Eszter Radák: For Seasons: if they still exist at all march 2017
Eszter Radák:
For Seasons:
if they still exist at all
22 March 2017  - 22 April  
Gábor Király: Reservation february 2017
Gábor Király:
20 February - 18 March 2017
József Csató: Pocket Volcano march 2016
József Csató:
Pocket Volcano
24 March - 13 April 2016
Eszter Radák: Fütyül a rigó september 2014
Eszter Radák:
Fütyül a rigó
10-27 September 2014
Gábor Király: Guests march 2014
Gábor Király:
12 March - 9 April 2014
Vomeronasale - An exhibition by József Csató september 2013
Vomeronasale - An exhibition by József Csató
4 September - 1 October 2013
Out-of-the-doors! september 2012
6-27 September 2012
L O O P may 2012
23 May - 30 June 2012
Made in Wunderland april 2012
Made in Wunderland
3 April 2012  - 0  0000  
Istvan Nyari march 2012
Istvan Nyari
6-31 March 2012
Small Talk september 2011
Small Talk
1-28 September 2011
Budapest Flow may 2011
Budapest Flow
27 May 2011  - 0  0000  
Paper Panorama march 2011
Paper Panorama
11 March - 30 April 2011
József Szurcsik: Homo Homini november 2010
József Szurcsik:
Homo Homini
10-30 November 2010
Luca Korodi: Far away from Africa november 2010
Luca Korodi:
Far away from Africa
10-30 November 2010
A kép képe september 2010
A kép képe
10-30 September 2010
Szilárd Cseke september 2009
Szilárd Cseke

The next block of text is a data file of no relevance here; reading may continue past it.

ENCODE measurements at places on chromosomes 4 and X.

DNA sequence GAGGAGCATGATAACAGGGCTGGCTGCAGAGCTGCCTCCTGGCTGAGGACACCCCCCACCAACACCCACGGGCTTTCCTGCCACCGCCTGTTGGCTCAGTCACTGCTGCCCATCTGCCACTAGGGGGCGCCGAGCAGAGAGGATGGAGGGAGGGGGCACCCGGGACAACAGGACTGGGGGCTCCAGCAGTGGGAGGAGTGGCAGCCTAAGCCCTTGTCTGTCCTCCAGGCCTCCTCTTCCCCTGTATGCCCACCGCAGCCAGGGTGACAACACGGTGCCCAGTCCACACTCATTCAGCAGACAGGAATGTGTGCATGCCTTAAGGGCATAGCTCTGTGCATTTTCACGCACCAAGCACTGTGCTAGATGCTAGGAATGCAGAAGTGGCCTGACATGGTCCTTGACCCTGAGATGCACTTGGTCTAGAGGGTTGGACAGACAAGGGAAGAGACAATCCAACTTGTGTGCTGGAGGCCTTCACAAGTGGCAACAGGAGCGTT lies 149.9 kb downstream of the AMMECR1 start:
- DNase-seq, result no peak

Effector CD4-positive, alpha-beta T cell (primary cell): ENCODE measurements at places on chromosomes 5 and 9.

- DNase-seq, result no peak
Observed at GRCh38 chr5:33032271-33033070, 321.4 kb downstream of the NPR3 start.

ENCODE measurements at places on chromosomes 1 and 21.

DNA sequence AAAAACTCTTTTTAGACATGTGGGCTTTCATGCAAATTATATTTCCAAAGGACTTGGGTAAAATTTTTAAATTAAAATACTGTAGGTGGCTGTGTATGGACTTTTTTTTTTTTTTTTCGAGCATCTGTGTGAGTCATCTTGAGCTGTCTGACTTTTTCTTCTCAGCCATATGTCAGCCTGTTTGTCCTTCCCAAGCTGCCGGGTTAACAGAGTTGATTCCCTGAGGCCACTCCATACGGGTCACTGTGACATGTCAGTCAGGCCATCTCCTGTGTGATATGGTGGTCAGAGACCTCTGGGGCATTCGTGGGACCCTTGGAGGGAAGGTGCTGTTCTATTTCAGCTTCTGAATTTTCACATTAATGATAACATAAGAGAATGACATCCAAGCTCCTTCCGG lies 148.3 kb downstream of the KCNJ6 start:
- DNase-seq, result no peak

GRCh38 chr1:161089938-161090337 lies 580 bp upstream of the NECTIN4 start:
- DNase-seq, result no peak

9-30 September 2009
Katalin Haász september 2009
Katalin Haász
9-30 September 2009
Luca Korodi: Happy Huntingfields february 2009
Luca Korodi:
Happy Huntingfields
12 February - 14 March 2009
Éva Köves 2007-2008 january 2009
Éva Köves 2007-2008
12 January - 6 February 2009
Imre Bak and Roters Katharina november 2008
Imre Bak and Roters Katharina
3-26 November 2008
Nádler Retrospective september 2008
Nádler Retrospective
13 September - 4 October 2008
Three Graces april 2008
Three Graces
16 April - 6 May 2008
Arnulf Rainer and Respect for Arnulf Rainer: József Gaál, Tamás Kopasz, István Nádler, Károly Szikszai february 2008
Arnulf Rainer and Respect for Arnulf Rainer:
József Gaál, Tamás Kopasz, István Nádler, Károly Szikszai
23 February - 22 March 2008
József Szurcsik: Arcadia january 2008
József Szurcsik:
29 January 2008  - 29 February  
Fresh Painting september 2007
Fresh Painting
16 September - 3 October 2007